What's Wrong With Earning a Commission From the Sale of a Financial Product?
What's wrong with earning a commission from the sale of a financial product? Nothing. It isn’t any more inappropriate than a car salesperson earning a commission when you buy a vehicle.
Yet there's one important difference. When you buy a car the roles are clear. You know going in that the salesperson is there to sell you their product. You understand it’s your responsibility to do your homework and know what you need and can afford.
That clarity of roles is purposely clouded in the financial services industry. The "salespeople" are rarely referred to as such. Instead they call themselves creatively contrived variations like "financial advisor," "financial planner," "financial consultant," or "financial representative." The only advice a financial salesperson gives is in conjunction with the sales pitch to buy their product, where the incentive for them is receiving a commission.
This pretense that salespeople are working for the customer rather than the financial firm that employs them creates an inherent conflict of interest. The salesperson's financial rewards come from pushing products versus giving client-oriented, comprehensive financial advice.
The conflict of interest resulted in many brokerage and insurance firms in the 1980’s providing incentives for their salespeople to push high commission products while hiding the high fees. Just one of many examples was described in a 1993 article in the Los Angeles Times. Prudential allowed salespeople to cheat customers out of $3 billion of losses invested into 700 Prudential limited partnerships that were high-risk and "rife with misconduct" while telling investors they were "safe, high-yield investments comparable to bank certificates of deposit." The company finally agreed to a fine of $371 million, representing about 12% of what investors lost.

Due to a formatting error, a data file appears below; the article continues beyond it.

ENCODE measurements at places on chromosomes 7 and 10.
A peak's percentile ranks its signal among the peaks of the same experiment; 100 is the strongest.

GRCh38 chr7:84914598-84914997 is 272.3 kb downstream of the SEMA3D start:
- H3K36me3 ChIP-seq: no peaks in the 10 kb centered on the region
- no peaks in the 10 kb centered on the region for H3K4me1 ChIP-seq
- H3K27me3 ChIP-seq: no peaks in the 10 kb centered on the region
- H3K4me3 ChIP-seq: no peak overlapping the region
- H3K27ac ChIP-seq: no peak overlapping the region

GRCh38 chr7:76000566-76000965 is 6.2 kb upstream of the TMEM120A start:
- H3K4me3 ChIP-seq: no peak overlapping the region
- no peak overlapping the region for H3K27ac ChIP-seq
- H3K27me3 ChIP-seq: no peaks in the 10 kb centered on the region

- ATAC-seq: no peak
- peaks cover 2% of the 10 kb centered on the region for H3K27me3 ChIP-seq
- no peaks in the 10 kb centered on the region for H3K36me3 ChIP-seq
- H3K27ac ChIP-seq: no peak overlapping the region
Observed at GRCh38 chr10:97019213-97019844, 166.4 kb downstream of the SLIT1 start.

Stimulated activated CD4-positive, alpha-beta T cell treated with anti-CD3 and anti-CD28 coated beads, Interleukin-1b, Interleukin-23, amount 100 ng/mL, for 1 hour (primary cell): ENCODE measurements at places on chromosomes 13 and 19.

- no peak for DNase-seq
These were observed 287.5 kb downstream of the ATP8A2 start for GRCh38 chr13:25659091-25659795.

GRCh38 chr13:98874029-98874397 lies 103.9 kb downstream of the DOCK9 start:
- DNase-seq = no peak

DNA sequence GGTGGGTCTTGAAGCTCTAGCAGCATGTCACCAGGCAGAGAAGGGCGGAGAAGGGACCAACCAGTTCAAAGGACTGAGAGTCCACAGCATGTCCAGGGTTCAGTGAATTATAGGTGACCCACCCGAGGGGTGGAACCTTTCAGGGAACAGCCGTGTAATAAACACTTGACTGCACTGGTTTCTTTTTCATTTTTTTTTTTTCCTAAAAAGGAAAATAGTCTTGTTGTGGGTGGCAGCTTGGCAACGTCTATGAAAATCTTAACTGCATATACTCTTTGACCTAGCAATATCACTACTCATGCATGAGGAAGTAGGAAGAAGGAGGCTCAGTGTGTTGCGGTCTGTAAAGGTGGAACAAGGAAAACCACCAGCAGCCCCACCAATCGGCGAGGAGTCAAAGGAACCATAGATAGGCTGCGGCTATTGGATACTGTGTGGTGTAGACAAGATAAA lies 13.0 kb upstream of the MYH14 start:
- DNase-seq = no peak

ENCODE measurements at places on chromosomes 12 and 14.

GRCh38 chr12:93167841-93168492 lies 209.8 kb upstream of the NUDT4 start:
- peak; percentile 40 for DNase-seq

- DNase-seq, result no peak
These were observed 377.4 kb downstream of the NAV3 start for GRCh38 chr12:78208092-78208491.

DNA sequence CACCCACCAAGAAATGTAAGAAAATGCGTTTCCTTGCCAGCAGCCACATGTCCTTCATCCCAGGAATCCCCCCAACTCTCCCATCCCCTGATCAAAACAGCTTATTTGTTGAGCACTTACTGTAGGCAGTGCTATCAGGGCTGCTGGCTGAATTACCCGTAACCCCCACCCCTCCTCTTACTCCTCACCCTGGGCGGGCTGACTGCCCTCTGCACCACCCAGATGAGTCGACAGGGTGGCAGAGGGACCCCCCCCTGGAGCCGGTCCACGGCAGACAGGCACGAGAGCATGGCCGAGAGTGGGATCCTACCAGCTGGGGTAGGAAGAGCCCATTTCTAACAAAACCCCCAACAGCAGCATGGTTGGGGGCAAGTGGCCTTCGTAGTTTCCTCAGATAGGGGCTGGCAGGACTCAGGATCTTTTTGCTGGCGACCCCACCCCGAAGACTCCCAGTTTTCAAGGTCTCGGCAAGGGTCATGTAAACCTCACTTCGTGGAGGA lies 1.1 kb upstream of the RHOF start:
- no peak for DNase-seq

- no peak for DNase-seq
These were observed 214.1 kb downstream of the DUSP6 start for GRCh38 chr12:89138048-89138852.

You might think that, 24 years later, things have changed and large financial firms selling products have changed. They haven't. One recent example was the $185 million fine paid by Wells Fargo over charging their customers fees for financial products they didn’t authorize.
Also, two years ago JPMorgan was fined $307 million for product pushing. Last year they were fined $264 million for their part in a vast foreign bribery scheme.
In 2015, one of the top JPMorgan representatives, Johnny Burris, who has been in the business for more than 25 years, refused to steer clients into proprietary JPMorgan funds that he felt had become rife with high fees. As reported in Financial Planning magazine, he was let go by the company.
But wait, that’s not all. If you think Wells Fargo and JPMorgan’s fines were notable, think again. According to the Columbus Dispatch, Bank of America has paid $76.6 billion in 31 settlements from 2009 to 2016. During the same period, Chase Bank paid $38 billion in 22 settlements and Citigroup paid $15.8 billion in 15 settlement cases.
With a track record like this, you might think that consumers would be demanding wholesale changes in the way we regulate financial advice. They probably would be if they were personally aware of how hidden costs and fees cost the average investor thousands of dollars a year. No wonder that big financial firms can afford to pay billions in fines as a cost of doing business.